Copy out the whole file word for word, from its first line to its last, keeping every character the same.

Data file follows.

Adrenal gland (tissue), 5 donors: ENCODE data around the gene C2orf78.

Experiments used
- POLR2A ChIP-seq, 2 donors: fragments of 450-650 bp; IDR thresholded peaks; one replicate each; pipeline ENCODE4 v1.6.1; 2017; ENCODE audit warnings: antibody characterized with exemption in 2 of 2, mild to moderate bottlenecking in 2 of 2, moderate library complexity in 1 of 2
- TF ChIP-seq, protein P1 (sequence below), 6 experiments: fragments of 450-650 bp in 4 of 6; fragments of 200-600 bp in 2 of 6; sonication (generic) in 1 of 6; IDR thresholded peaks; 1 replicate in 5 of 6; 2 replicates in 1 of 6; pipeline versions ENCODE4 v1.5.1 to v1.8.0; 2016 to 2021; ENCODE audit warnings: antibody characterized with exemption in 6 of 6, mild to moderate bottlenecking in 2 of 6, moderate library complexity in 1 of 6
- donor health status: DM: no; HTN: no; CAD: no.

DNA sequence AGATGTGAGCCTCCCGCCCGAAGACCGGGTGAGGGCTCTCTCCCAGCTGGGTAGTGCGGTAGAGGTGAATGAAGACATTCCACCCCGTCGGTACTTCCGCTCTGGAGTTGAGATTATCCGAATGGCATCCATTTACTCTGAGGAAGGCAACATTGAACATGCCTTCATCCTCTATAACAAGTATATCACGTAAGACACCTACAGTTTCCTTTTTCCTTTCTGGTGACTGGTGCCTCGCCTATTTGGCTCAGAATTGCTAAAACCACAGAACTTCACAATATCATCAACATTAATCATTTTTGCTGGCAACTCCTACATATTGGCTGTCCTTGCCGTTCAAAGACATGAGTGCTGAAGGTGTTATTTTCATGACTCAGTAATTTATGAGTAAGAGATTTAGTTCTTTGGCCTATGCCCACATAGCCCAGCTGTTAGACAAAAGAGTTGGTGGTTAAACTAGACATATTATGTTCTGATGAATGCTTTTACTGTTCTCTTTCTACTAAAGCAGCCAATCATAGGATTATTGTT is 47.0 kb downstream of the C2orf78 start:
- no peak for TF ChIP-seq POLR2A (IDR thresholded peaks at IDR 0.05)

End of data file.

Adrenal gland (tissue), 5 donors: ENCODE data around the gene C2orf78.

Experiments used
- POLR2A ChIP-seq, 2 donors: fragments of 450-650 bp; IDR thresholded peaks; one replicate each; pipeline ENCODE4 v1.6.1; 2017; ENCODE audit warnings: antibody characterized with exemption in 2 of 2, mild to moderate bottlenecking in 2 of 2, moderate library complexity in 1 of 2
- TF ChIP-seq, protein P1 (sequence below), 6 experiments: fragments of 450-650 bp in 4 of 6; fragments of 200-600 bp in 2 of 6; sonication (generic) in 1 of 6; IDR thresholded peaks; 1 replicate in 5 of 6; 2 replicates in 1 of 6; pipeline versions ENCODE4 v1.5.1 to v1.8.0; 2016 to 2021; ENCODE audit warnings: antibody characterized with exemption in 6 of 6, mild to moderate bottlenecking in 2 of 6, moderate library complexity in 1 of 6
- donor health status: DM: no; HTN: no; CAD: no.

DNA sequence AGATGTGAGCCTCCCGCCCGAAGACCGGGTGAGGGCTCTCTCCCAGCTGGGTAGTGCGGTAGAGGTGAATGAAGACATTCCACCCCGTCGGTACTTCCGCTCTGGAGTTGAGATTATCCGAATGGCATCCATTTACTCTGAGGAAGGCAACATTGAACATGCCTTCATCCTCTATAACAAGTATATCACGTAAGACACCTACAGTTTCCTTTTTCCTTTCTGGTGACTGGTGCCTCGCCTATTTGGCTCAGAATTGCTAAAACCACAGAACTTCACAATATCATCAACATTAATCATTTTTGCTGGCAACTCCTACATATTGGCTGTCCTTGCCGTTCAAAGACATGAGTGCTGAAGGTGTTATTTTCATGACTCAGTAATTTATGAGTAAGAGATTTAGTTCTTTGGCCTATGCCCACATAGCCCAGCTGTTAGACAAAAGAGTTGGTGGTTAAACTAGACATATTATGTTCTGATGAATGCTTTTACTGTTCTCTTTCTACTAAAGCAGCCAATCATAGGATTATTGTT is 47.0 kb downstream of the C2orf78 start:
- no peak for TF ChIP-seq POLR2A (IDR thresholded peaks at IDR 0.05)